5. Victor Lavy & Analia Schlosser, 2005. "Targeted Remedial Education for Underperforming Teenagers: Costs and Benefits," Journal of Labor Economics, University of Chicago Press, vol. 23(4), pages 839-874, October.
  6. Bénabou, Roland & Kramarz, Francis & Prost, Corinne, 2009. "The French zones d'éducation prioritaire: Much ado about nothing?," Economics of Education Review, Elsevier, vol. 28(3), pages 345-356, June.
  7. Stephen Machin & Sandra McNally & Costas Meghir, 2004. "Improving Pupil Performance in English Secondary Schools: Excellence in Cities," Journal of the European Economic Association, MIT Press, vol. 2(2-3), pages 396-405, 04/05.
  8. Joshua D. Angrist & Victor Lavy, 1999. "Using Maimonides' Rule To Estimate The Effect Of Class Size On Scholastic Achievement," The Quarterly Journal of Economics, MIT Press, vol. 114(2), pages 533-575, May.
  9. Janet Currie, 2001. "Early Childhood Education Programs," Journal of Economic Perspectives, American Economic Association, vol. 15(2), pages 213-238, Spring.
  10. James Heckman & Pedro Carneiro, 2003. "Human Capital Policy," NBER Working Papers 9495, National Bureau of Economic Research, Inc.
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Citations

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Cited by:
  1. Rodríguez-Planas, Núria, 2010. "Longer-Term Impacts of Mentoring, Educational Services, and Incentives to Learn: Evidence from a Randomized Trial," IZA Discussion Papers 4754, Institute for the Study of Labor (IZA).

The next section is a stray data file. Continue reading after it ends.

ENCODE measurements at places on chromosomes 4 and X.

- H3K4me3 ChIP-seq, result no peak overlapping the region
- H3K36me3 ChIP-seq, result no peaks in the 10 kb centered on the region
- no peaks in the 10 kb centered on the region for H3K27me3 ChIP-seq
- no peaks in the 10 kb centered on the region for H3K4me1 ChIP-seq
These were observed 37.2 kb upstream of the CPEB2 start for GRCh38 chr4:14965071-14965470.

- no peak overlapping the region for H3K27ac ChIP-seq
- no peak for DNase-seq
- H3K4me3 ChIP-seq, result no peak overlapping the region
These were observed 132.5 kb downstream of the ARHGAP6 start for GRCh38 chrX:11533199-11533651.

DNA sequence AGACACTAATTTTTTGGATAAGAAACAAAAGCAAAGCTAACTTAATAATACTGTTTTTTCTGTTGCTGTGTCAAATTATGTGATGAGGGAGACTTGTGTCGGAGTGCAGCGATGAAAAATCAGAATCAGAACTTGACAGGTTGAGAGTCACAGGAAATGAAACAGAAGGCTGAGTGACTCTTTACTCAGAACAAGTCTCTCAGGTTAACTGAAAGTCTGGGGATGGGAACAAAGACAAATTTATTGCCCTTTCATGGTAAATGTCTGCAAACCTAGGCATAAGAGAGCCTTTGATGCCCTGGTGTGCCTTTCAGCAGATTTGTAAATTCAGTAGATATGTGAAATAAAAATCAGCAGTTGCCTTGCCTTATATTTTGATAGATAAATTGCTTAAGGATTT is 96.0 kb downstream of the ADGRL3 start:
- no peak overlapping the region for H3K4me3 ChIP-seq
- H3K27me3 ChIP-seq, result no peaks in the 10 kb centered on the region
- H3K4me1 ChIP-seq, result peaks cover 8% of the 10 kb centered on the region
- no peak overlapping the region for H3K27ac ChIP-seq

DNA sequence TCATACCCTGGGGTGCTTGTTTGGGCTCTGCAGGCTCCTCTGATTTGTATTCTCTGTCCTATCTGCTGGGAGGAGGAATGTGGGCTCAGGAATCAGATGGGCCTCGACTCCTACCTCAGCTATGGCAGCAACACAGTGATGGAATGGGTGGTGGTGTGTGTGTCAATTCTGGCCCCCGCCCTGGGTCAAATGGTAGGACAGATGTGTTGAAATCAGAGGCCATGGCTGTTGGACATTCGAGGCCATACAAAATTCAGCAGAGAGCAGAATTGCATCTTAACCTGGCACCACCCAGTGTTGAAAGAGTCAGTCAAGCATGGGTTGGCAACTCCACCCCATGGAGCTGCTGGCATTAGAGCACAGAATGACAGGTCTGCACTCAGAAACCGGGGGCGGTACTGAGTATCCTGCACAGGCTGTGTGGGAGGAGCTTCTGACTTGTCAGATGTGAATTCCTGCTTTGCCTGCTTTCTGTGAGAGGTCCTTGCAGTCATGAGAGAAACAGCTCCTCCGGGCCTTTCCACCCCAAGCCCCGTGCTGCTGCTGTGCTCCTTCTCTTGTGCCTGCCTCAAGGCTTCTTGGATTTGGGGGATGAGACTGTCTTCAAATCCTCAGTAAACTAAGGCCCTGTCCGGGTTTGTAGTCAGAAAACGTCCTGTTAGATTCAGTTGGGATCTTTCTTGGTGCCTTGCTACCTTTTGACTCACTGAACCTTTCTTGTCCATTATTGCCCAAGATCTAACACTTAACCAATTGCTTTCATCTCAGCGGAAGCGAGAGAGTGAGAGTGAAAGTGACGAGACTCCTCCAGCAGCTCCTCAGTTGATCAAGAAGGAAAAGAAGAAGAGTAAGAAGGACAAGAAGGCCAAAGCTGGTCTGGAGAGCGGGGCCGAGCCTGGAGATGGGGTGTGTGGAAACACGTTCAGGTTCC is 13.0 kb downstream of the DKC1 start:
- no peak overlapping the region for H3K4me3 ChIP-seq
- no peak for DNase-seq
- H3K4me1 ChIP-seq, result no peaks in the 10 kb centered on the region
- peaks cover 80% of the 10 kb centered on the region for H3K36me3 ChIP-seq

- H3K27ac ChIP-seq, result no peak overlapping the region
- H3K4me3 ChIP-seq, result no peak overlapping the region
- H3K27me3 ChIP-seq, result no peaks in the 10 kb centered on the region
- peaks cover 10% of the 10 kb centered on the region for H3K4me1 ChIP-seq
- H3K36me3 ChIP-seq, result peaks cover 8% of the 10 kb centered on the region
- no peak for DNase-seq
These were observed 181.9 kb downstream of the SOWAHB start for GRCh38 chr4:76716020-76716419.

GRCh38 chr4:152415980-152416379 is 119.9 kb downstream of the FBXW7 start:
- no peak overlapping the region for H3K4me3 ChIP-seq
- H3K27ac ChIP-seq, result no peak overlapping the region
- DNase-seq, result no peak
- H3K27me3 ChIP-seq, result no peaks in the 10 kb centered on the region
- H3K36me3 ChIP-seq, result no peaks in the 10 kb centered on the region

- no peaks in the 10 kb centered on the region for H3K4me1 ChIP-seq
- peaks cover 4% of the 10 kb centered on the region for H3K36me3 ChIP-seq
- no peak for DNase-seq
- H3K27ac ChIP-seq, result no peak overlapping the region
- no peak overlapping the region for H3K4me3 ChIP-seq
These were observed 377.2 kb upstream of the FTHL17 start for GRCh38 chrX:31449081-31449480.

2. J Taylor & S Bradley & G Migali, 2009. "The distributional impact of increased school resources: the Specialist Schools Initiative and the Excellence in Cities Programme," Working Papers 602528, Lancaster University Management School, Economics Department.
  3. Stephen Machin & Sandra McNally & Gill Wyness, 2013. "Education in a Devolved Scotland: A Quantitative Analysis," CEP Special Papers 30, Centre for Economic Performance, LSE.
  4. Gibbons, Stephen & Machin, Stephen & Silva, Olmo, 2013. "Valuing school quality using boundary discontinuities," Journal of Urban Economics, Elsevier, vol. 75(C), pages 15-28.
  5. Stephen Gibbons & Sandra McNally, 2013. "The Effects of Resources Across School Phases: A Summary of Recent Evidence," CEP Discussion Papers dp1226, Centre for Economic Performance, LSE.
  6. Gibbons, Steve & McNally, Sandra & Viarengo, Martina, 2012. "Does Additional Spending Help Urban Schools? An Evaluation Using Boundary Discontinuities," IZA Discussion Papers 6281, Institute for the Study of Labor (IZA).
  7. Monique De Haan, 2012. "The Effect of Additional Funds for Low-Ability Pupils - A Nonparametric Bounds Analysis," CESifo Working Paper Series 3993, CESifo Group Munich.
  8. Cobb-Clark, Deborah A. & Jha, Nikhil, 2013. "Educational Achievement and the Allocation of School Resources," IZA Discussion Papers 7551, Institute for the Study of Labor (IZA).